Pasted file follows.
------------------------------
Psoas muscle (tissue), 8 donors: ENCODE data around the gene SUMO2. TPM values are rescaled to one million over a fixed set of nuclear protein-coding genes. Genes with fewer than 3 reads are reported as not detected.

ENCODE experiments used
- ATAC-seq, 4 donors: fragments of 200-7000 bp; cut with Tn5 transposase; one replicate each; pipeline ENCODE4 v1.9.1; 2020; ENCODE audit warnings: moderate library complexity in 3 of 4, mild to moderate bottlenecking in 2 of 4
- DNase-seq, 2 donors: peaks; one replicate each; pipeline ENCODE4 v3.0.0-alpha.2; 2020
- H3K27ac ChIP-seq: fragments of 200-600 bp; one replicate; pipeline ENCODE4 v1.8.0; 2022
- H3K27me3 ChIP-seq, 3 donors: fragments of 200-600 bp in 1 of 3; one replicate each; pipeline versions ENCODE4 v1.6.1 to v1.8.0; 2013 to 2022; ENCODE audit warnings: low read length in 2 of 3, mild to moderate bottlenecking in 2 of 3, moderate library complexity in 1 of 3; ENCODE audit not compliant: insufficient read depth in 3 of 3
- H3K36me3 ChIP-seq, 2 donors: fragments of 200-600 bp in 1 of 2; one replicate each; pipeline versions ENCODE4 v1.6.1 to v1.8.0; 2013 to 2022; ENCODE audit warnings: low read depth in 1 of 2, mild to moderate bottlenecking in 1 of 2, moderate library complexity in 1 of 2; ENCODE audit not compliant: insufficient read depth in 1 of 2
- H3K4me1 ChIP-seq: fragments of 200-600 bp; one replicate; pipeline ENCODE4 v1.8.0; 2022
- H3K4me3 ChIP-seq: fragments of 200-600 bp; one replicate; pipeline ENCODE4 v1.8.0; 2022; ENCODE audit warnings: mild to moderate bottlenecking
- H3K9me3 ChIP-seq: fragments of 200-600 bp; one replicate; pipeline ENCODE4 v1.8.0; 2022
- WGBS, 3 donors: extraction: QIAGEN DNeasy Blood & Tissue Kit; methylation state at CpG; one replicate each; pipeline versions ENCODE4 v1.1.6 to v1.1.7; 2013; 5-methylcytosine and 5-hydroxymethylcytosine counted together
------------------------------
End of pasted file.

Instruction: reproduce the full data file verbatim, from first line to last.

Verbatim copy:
Psoas muscle (tissue), 8 donors: ENCODE data around the gene SUMO2. TPM values are rescaled to one million over a fixed set of nuclear protein-coding genes. Genes with fewer than 3 reads are reported as not detected.

ENCODE experiments used
- ATAC-seq, 4 donors: fragments of 200-7000 bp; cut with Tn5 transposase; one replicate each; pipeline ENCODE4 v1.9.1; 2020; ENCODE audit warnings: moderate library complexity in 3 of 4, mild to moderate bottlenecking in 2 of 4
- DNase-seq, 2 donors: peaks; one replicate each; pipeline ENCODE4 v3.0.0-alpha.2; 2020
- H3K27ac ChIP-seq: fragments of 200-600 bp; one replicate; pipeline ENCODE4 v1.8.0; 2022
- H3K27me3 ChIP-seq, 3 donors: fragments of 200-600 bp in 1 of 3; one replicate each; pipeline versions ENCODE4 v1.6.1 to v1.8.0; 2013 to 2022; ENCODE audit warnings: low read length in 2 of 3, mild to moderate bottlenecking in 2 of 3, moderate library complexity in 1 of 3; ENCODE audit not compliant: insufficient read depth in 3 of 3
- H3K36me3 ChIP-seq, 2 donors: fragments of 200-600 bp in 1 of 2; one replicate each; pipeline versions ENCODE4 v1.6.1 to v1.8.0; 2013 to 2022; ENCODE audit warnings: low read depth in 1 of 2, mild to moderate bottlenecking in 1 of 2, moderate library complexity in 1 of 2; ENCODE audit not compliant: insufficient read depth in 1 of 2
- H3K4me1 ChIP-seq: fragments of 200-600 bp; one replicate; pipeline ENCODE4 v1.8.0; 2022
- H3K4me3 ChIP-seq: fragments of 200-600 bp; one replicate; pipeline ENCODE4 v1.8.0; 2022; ENCODE audit warnings: mild to moderate bottlenecking
- H3K9me3 ChIP-seq: fragments of 200-600 bp; one replicate; pipeline ENCODE4 v1.8.0; 2022
- WGBS, 3 donors: extraction: QIAGEN DNeasy Blood & Tissue Kit; methylation state at CpG; one replicate each; pipeline versions ENCODE4 v1.1.6 to v1.1.7; 2013; 5-methylcytosine and 5-hydroxymethylcytosine counted together